Making It

Today is a glorious day, sunny and cloudy and sunny. The storms that besieged us for the last few weeks are behind us, power restored after a few annoying outages. I had my teeth cleaned this morning by our cheerful hygienist and told my teeth were looking well. On my way home from the dentist, after a short walk on the headlands to revel in the sunlit beauty, I stopped at our tiny town library to get a book Marcia wanted, and to my enormous delight found my new book Good With Dogs and Cats: the adventures of Healing Weintraub on the New Books shelf.

I pointed at my book and gurgled, “That’s my book.”

The librarian replied, “We got a request for it, so we bought a copy.”

“Thank you so much,” I said, resisting my impulse to hug her. “I’m thrilled. By the way, the book is set in a mythical version of Mendocino.”

The librarian laughed. “Mendocino is a mythical version of Mendocino.”

“I changed the name of Mendocino to Mercy.”

The librarian rolled her eyes. “If only.”

Continuing homeward, I stopped at the tamale stand and got three scrumptious tamales for eleven dollars – such a deal! – and drove home thinking I made it. My book is in the Mendocino library. And I wasn’t kidding.


There was a time from 1978 to 2000 when several of my books were in libraries all over America, and I was glad, but not thrilled. Nor did I think I’d made it because those books were in libraries. Indeed, I felt strongly that I had not made it, despite the availability of those books to anyone lucky enough to stumble upon them.

For reasons far too complex (multi-generational, societal, delusional) to spend precious hours writing about, for most of my life I thought making it was to be world famous, to make boatloads of money, to have my books made into movies and my songs recorded by Bonnie Raitt and used as soundtracks for major motion pictures.

Then there came a time (coinciding with my turning 60 and the advent of social media platforms on the internet which I eschew) when no one in the movie business and no one in publishing would even take a peek at my creations. After several years of adjusting to my exile from the mainstream, I embarked on a path of self-publishing and producing my own albums of music with minimal success in terms of sales, but vast success in terms of enjoying the process and feeling I was giving my best to the world, such as I can.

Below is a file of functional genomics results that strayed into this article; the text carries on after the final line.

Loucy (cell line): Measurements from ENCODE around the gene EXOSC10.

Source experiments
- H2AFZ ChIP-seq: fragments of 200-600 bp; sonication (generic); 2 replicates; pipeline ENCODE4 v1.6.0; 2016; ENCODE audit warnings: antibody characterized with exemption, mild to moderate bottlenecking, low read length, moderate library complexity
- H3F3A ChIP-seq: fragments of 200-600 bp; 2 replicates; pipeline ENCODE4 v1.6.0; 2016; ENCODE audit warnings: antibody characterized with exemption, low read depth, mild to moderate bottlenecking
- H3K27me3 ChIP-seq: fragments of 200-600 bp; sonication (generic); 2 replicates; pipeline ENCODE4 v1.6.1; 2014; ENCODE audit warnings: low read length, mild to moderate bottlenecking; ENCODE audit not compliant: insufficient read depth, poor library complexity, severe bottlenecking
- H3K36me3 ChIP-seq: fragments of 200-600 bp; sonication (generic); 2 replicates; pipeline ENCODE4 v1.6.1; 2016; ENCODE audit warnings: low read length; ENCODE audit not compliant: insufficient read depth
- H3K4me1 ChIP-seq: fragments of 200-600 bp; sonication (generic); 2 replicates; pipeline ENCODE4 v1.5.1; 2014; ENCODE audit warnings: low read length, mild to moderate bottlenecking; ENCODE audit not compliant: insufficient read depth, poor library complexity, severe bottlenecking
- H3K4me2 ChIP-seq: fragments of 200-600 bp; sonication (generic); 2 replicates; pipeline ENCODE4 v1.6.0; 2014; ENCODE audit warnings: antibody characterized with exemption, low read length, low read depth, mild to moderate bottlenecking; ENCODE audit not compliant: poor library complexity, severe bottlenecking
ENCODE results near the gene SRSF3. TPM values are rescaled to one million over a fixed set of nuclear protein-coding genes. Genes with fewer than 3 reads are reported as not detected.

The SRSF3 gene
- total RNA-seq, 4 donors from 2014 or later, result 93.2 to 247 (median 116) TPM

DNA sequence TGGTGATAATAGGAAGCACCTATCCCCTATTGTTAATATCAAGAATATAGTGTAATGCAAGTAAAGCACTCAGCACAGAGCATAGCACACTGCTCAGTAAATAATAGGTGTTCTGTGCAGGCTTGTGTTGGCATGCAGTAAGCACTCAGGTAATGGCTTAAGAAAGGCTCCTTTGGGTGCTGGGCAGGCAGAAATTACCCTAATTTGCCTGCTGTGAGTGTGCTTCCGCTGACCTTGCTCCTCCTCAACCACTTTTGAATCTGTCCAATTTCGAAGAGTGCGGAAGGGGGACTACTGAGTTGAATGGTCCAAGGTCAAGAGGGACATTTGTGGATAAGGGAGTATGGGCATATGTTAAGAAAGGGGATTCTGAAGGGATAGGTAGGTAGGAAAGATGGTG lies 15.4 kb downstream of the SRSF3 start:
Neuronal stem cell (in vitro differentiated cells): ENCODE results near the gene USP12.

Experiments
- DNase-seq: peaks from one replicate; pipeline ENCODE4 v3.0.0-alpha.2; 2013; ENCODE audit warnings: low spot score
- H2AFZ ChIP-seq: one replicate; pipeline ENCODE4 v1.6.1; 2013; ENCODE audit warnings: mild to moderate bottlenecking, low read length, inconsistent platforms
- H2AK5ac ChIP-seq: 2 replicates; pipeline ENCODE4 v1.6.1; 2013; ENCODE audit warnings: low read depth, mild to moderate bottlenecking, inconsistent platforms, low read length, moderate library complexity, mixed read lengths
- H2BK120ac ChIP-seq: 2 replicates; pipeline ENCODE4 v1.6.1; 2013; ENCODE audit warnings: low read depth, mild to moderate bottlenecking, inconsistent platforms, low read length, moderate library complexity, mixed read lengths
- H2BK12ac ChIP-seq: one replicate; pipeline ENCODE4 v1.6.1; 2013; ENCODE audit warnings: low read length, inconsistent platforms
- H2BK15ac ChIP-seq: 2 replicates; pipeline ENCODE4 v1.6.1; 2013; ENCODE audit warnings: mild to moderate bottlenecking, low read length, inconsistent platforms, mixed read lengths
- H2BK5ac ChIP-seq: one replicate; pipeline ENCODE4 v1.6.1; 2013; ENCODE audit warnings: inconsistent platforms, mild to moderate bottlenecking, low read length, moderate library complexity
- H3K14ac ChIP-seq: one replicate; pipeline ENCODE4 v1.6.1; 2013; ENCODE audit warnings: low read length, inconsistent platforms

Finding my book in the Mendocino Library today took me back to a moment in 1978 when I was twenty-eight and had just published my first novel Inside Moves. I was standing on a corner in San Francisco waiting for the light to change when I noticed the woman standing next to me reading a book, her eyes wide with delight as she read. Then the light turned green and the woman closed the book so I was able to see the cover. Inside Moves.


Good With Dogs and Cats: The Adventures of Healing Weintraub just got two wonderful reviews on Amazon. Success!


Dear Healing

As reported here not long ago, Todd has a new book out entitled Good With Dogs and Cats: The Adventures of Healing Weintraub. Paperback copies, e-book editions, and audio book versions are available from various purveyors of such.

Todd has had several positive responses to the book from readers he knows and readers he doesn’t know. He has yet to get many reviews posted on book sites by readers, but he is hopeful such reviews will eventually begin to manifest and help spread the word.

Today Todd got an email from his old friend Colin addressed to me, Healing Weintraub, asking for advice about his dog. Todd contacted me on Colin’s behalf and I dictated my reply to Todd to forward to Colin. Here is that correspondence for your reading pleasure.


Dear Healing,

I was referred to you by my oldest and dearest friend, Todd Walton, who said you are the only one who can help me with a problem my wife, Karen, and I have been experiencing with our now 10 year-old mini Aussie, Lexi, and offered to forward this to you.

First of all let me state, unequivocally, that she is a wonderful and exceptionally bright member of our family. She is friendly with visitors and with other animals she encounters on her walks around the neighborhood, and on hikes with us and our friend’s dogs, but she barks uncontrollably whenever a dog or a horse, for some reason, appears on our television screen. I don’t know how much television you watch, as I know you have much better ways to spend your time, but dogs have become extremely popular supporting players on both shows and commercials over the past few years.

At first, it was very cute to observe our little Lexi watching a show along with us, and then barking and approaching the set whenever she spotted a dog. But it’s getting old and, being old ourselves, her inopportune barking often causes us to miss essential plot elements. Any help or advice you can offer would be greatly appreciated.

I am including a recent photo, with the hope it might help you find a solution to our problem.

Thank you, in advance, for taking your most valuable time to help us. Please give our best to Jahera, Tova, and all of your animals.




Dear Colin,

Todd read your letter to me over the phone. I don’t have email. I dictated my response to him to send to you. Here it is.